Current Issue #488

Community is at the centre of Prospect’s new art gallery

Kay Cann

A community art space pioneer has a new location and a renewed energy for community creativity.

When it launched in 1988, Prospect Gallery was the first council-run community gallery in South Australia. In October this year the gallery relaunched in a brand-new location at Payinthi, Prospect council’s community hub on Prospect Road. Renamed the Newmarch Gallery, it has lifted the profile of the community-run space and cemented Prospect as an artistic community of the future.

Thanks to an $18 million development of the Community Hub, Library and Innovation Centre (CLIC), the gallery has gained a prime spot at the front of the building. The project began in 2015, when Prospect council was advised that the state government would not be renewing council’s long-term lease on the Thomas Street Centre in Nailsworth (which housed the library, gallery, digital hub and community programs for 40 years), due to a planned expansion of the adjacent Nailsworth Primary School.

The community and council worked with architects JPE Design Studio on the design of the new building on Prospect Road with the aim to create an innovative and activated space which provides opportunities for all members of the community to visit, collaborate, engage and learn.

The new gallery space was renamed the Newmarch Gallery in honour of local artist, Ann Newmarch, OAM, reflecting the community’s long history as a creative hub and recognising Newmarch’s contribution both visually, through the murals and Stobie poles projects, and culturally, putting Prospect on the map as a culturally significant suburb in Adelaide.

Since opening in 1988, the gallery has grown to be a recognised art space with a diverse exhibition program, reflecting its role as a contemporary public gallery with a longstanding community focus. It will continue to exhibit solo and group shows across a range of media, supporting both emerging and established artists. Edward James, the City of Prospect’s gallery and public art coordinator says: “It’s a community gallery but it has a contemporary focus – this is a difficult balance to get. How do you keep the community engaged but also be contemporary and modern? We are going to do a lot more workshops and artist talks to engage with the community in that way.” The new gallery space has more exposure and presence than the previous space that was tucked behind the library at Thomas Street. It now has a prime spot on Prospect Road and the gallery has day and night viewing.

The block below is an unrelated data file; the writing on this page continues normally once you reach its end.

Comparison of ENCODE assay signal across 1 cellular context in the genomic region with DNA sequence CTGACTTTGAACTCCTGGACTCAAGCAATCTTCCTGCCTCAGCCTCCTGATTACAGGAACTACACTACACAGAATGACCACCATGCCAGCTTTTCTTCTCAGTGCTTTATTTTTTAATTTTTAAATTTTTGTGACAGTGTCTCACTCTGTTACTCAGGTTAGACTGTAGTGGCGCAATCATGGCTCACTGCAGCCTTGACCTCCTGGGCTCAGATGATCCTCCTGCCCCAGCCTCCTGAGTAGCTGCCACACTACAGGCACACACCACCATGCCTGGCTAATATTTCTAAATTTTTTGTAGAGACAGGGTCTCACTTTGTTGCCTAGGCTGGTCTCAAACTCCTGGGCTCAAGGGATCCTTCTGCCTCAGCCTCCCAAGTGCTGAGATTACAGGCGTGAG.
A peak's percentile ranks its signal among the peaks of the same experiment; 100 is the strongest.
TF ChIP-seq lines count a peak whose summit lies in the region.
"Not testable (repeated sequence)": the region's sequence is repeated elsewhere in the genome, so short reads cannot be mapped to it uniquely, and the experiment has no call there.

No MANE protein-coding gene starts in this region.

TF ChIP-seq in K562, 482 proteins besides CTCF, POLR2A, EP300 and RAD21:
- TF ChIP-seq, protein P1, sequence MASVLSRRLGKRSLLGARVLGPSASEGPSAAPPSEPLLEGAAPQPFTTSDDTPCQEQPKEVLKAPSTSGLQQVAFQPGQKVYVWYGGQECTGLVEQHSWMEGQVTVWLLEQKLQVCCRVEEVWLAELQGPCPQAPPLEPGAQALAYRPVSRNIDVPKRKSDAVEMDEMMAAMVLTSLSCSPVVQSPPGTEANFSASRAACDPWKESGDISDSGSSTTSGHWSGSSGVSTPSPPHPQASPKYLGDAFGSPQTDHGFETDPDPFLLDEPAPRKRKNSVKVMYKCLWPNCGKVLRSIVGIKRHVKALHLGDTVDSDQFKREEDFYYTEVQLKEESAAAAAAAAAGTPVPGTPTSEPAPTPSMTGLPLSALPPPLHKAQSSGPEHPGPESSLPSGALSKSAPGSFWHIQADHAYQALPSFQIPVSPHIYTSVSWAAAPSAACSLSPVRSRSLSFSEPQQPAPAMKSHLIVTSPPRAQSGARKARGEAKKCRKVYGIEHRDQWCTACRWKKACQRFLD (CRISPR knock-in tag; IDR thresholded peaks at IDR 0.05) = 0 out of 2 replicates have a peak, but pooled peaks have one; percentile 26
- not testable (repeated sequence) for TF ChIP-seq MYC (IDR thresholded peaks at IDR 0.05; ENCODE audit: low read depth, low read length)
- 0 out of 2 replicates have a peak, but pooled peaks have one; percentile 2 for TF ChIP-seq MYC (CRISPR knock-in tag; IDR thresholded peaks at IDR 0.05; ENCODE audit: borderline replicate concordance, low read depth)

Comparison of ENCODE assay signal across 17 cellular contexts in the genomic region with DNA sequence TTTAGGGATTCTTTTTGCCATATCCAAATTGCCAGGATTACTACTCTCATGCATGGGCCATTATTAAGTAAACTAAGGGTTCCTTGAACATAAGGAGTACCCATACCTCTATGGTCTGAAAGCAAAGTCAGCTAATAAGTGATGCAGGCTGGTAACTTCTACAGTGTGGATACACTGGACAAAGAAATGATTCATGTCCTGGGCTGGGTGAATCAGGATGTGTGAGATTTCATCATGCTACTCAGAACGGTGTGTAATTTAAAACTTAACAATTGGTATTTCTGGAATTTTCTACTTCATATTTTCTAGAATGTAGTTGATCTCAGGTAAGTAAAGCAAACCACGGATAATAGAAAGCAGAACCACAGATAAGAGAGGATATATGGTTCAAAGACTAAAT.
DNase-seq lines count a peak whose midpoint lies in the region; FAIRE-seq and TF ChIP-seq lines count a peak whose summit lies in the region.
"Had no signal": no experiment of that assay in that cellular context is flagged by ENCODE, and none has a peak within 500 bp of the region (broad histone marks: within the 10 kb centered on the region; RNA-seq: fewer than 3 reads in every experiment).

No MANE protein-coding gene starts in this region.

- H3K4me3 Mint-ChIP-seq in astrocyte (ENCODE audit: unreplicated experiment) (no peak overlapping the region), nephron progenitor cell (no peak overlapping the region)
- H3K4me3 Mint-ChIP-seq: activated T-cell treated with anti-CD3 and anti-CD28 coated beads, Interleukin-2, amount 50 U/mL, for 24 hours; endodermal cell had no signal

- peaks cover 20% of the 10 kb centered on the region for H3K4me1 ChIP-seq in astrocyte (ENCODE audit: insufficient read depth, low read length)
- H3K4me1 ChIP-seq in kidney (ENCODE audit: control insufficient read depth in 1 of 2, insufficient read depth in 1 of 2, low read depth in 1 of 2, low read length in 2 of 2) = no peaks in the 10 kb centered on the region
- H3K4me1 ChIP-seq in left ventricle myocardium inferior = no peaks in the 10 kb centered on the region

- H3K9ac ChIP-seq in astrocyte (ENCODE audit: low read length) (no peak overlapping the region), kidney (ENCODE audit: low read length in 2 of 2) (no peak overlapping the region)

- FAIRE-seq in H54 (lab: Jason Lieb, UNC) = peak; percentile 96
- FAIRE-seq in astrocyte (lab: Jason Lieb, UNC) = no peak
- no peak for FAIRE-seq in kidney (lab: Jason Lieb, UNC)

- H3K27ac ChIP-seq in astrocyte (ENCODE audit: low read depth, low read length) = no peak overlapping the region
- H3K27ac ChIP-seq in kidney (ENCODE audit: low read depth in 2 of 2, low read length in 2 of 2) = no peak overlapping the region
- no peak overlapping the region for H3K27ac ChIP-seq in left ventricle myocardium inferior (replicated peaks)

Newmarch Gallery launched with Watch this Space, seven artists exhibiting over seven weeks, including artists such as James Dodd, Laura Wills and Daniel Connell. This project was designed to activate and test the space, to see how the audience reacted to used it. It was also an opportunity to see how artists utilised the space, as they were given free rein.

Up next is the 10th Prospect Portrait Prize which opens on Thursday 5 December and runs through until early 2020. The new space has lifted the profile of the gallery, resulting in a high calibre of artists programmed for 2020, including, Seb Humphreys, Eleanor Zecchin, and Scott Coleman (KAB101).

The new space on Prospect Road is extremely inviting and it’s clear that a lot of thought has gone into the design of the space to engage with all members of the community. The inclusion of the Newmarch Gallery is important to the community and this has been recognised by the council giving it prime position at the front of the building, honouring the legacy of the art that has happened and making a commitment to the future.

“We have had a lot more people through than I have ever seen in the space,” says James. “It’s already doing a great job putting art in front of people, you can’t miss it.”

city of prospect

Jane Llewellyn

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